Army Launches 5-Week Virtual Recruiting Campaign

Army Launches 5-Week Virtual Recruiting Campaign

Army hiring days
Photo by: U.S. Army

Encouraged by the success of more than a year of virtual recruiting, the Army will hold its second nationwide virtual career fair in a bid to recruit young people who can bring needed skills to the force.

In a departure from the first nationwide event, which took place last year over three days, this year’s Army National Hiring Days has been expanded to five weeks, from May 10 through June 14, concluding on the Army’s 246th birthday.

The longer event “allows [time] for the rest of the Army to get involved at a much deeper level,” said Gen. Paul Funk, commander of the Army Training and Doctrine Command, during a May 5 phone call with reporters. 

As with the 2020 campaign, this year’s effort will focus, in part, on the incentives that come with being a soldier, such as 30 days of paid leave, tuition for college, world travel and technical skills training. 

The fair will also showcase 11 priority MOSs that include signing bonuses worth up to $40,000, such as infantry, Special Forces, human intelligence collector, psychological operations specialist and parachute rigger. 

The expectation is that the five-week virtual career fair will result in double the number of credible leads garnered during last year’s event, which helped the Army meet its end strength goal of 485,000.

“We blew ourselves away last year by generating 30,000 leads in this very small period of time, and we were overwhelmed,” said Brig. Gen. Patrick Michaelis, deputy commanding general of Army Recruiting Command. “Our goal this year is to get about 60,000 leads. My internal goal is much higher than that based on the time we have available.”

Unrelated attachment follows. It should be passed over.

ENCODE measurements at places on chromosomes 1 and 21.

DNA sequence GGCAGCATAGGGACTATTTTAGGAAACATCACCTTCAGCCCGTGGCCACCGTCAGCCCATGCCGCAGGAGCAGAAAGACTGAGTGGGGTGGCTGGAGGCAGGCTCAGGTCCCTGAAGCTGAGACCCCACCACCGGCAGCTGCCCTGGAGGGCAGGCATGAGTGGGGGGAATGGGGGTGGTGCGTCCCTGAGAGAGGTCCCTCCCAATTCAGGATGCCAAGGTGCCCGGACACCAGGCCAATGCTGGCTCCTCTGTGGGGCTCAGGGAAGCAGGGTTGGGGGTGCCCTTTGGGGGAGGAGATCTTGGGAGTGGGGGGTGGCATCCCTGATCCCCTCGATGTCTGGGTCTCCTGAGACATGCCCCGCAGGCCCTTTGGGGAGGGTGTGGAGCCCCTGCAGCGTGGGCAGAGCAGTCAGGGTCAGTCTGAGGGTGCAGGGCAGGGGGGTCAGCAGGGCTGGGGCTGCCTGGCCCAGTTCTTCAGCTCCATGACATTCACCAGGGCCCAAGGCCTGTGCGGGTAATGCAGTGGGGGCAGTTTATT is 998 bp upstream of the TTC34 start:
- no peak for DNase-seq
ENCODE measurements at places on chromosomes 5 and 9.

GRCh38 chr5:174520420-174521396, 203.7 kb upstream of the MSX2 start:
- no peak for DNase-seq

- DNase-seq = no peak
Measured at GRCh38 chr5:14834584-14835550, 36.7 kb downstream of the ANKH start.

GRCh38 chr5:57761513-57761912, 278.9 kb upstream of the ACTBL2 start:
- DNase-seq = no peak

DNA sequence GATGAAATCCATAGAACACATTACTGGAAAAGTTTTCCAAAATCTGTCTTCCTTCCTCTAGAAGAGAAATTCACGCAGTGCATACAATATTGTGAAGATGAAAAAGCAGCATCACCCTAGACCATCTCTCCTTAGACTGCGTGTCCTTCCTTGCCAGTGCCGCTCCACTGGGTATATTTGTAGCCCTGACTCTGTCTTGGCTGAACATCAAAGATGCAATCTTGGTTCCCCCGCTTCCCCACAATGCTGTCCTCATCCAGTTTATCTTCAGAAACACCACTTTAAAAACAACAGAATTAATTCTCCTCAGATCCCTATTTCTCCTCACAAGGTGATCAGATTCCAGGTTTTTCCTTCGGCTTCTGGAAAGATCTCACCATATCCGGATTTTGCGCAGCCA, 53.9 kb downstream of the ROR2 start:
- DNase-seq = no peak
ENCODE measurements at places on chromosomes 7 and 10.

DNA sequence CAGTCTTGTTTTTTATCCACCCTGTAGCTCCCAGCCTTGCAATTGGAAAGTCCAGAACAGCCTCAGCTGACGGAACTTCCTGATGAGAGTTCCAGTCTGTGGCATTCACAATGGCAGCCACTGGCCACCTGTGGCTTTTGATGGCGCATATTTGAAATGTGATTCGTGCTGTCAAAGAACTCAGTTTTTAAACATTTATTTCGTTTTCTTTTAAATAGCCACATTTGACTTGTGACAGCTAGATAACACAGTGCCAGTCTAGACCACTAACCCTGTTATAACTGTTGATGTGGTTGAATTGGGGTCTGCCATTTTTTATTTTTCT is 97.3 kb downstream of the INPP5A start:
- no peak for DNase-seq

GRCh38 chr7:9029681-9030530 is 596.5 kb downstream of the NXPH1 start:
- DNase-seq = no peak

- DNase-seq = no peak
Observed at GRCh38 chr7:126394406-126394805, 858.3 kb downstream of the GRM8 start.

Between year-round recruiting efforts and the upcoming Army National Hiring Days, Michaelis said, the Army is on track to meet its fiscal 2021 end strength goal of 486,000 active Army soldiers, plus the number of contracts needed to begin fiscal 2022 with new recruits ready to begin basic and advanced individual training.

“Right now, we’re sitting pretty good. … We’re dead in line to make end strength this year,” Michaelis said.

Before the COVID-19 pandemic set in last spring, Army recruiters had been using some social media platforms to augment their in-person contacts. But the Army fell behind by 4,000 contracts when the public health emergency shut down recruiting stations and access to high schools across the country. 

Within a month, recruiting had gone completely virtual, prompting the first Army National Hiring Days and several smaller career fairs through the fall and spring. 

This year, a limited number of in-person recruiting events associated with Army National Hiring Days will take place where it can be done safely, and recruiters will be boosted by the May 5 launch of a new YouTube recruiting campaign, “The Calling,” a series of short, animated videos that make up the third phase of the “What’s Your Warrior?” campaign first launched in November 2019.

For more information on Army National Hiring Days, visit